Our Educational Approach

Our Educational Approach

Although learning and growing is generally associated with youth, science, history and personal experience all teach us that we must continue to learn and grow throughout adulthood if we are to flourish — mentally, emotionally, and even physically — in our personal, professional and civic lives. Learning and growing as part of a group is especially effective and fun, and provides social connectedness as well.

Learning to Flourish

The collaborative close reading of classics thus turns out to be a nearly-ideal form of lifelong liberal education because it offers all of these benefits plus one more — the nearly-endless opportunity to profit from both the insights and the errors of great thinkers who struggled to flourish before us.

Transforming the Challenging

In our judgment, a Great Books discussion course requires the presence of four essential elements if it is to facilitate flourishing:

  1. Something great to read and discuss — a “great book”, or what English cultural critic Matthew Arnold called “the best which has been thought and said”;
  2. Great students who are willing to do the work necessary to actively engage the reading, other participants and their own preconceptions;
  3. A great venue that is conducive to discussions that are both thoughtful and playful; and,
  4. A great teacher whose expertise in the high-touch art of assisting discovery in lifelong liberal education structures both the course as a whole and the individual class discussions.

When these four elements are present, a fifth naturally arises:

  1. The great experience of fun and well-being that only an active, shared life of the mind can elicit.

High-Touch Art of Assisting Discovery

In such courses, the instructor is not a “sage on the stage” expertly lecturing about the meaning of the text, but rather a “guide on the side” expertly facilitating each student’s first-hand engagement with the material, usually by asking questions (or what is sometimes known as “the Socratic Method”). Such courses thus organically evolve from teacher-centered events into student-centered ones as students gain traction with the text, moving around in it, exploring for themselves, raising their own questions and responding directly to each other. Indeed, from our point of view, a truly successful Great Books discussion course is one in which the teacher has become largely unnecessary by the end of it.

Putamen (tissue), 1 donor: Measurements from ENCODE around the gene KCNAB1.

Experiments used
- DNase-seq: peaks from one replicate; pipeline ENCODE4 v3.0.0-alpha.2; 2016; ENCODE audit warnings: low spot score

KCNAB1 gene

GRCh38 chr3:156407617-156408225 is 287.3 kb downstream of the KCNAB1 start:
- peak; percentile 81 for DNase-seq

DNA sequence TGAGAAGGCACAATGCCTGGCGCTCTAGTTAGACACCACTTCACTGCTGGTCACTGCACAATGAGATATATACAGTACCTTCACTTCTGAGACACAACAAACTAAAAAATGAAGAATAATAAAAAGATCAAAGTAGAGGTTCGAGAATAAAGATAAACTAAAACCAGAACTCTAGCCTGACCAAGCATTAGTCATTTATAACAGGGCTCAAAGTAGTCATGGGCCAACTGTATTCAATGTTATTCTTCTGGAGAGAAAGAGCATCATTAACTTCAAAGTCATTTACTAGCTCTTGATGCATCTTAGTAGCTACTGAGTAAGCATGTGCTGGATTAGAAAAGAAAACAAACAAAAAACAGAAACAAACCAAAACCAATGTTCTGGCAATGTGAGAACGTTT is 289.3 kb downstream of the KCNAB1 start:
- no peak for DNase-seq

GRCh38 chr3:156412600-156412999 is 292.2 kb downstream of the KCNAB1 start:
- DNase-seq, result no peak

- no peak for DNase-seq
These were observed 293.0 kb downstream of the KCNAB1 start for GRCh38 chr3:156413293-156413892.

Read, Think, Listen, Speak

As should be evident, the success or failure of a Great Books discussion course will depend on the combined contributions of all participants. Both for their own benefit and for the benefit of their classmates, all Great Discourses students are encouraged to take an active role in each class session and therefore to also prepare for each class session by doing assigned readings in a thoughtful and open-minded manner. This will require time and concentration.

Honesty, Evidence, Respect, Fun

A critical exploration of a great book requires that participants ask honest, tough questions of the text, of themselves and of other participants. A collaborative exploration of a great book requires that participants treat the text, themselves, and each other with respect. It is Great Discourses policy that participants may argue for or against any interpretation of a text, so long as they ground their argument in evidence drawn from the text itself and they acknowledge that others may hold points of view different from their own — and that they have a good time doing it!

Master Challenging Classics Yourself, Together

We invite you to experience our educational approach for yourself in one of our free online introductory classes. We think you’ll find Great Discourses to be a great addition to your life and we look forward to meeting you. Please contact us if you have questions or want additional information.

 

Next, Learn More About:
Philosophy in Prison
3:50
Damon Horowitz @ TEd Talks
An inspiring account of the exhilaration and elevation wrought by the kindling of intellectual curiosity.
Socrates
Gadfly
5th Century BCE, Athens
“One thing I am ready to fight for as long as I can, in word and act, is that we shall be better, braver and more active men if we believe it right to look for what we don’t know than if we believe there is no point in looking because what we don't know we can never discover. ”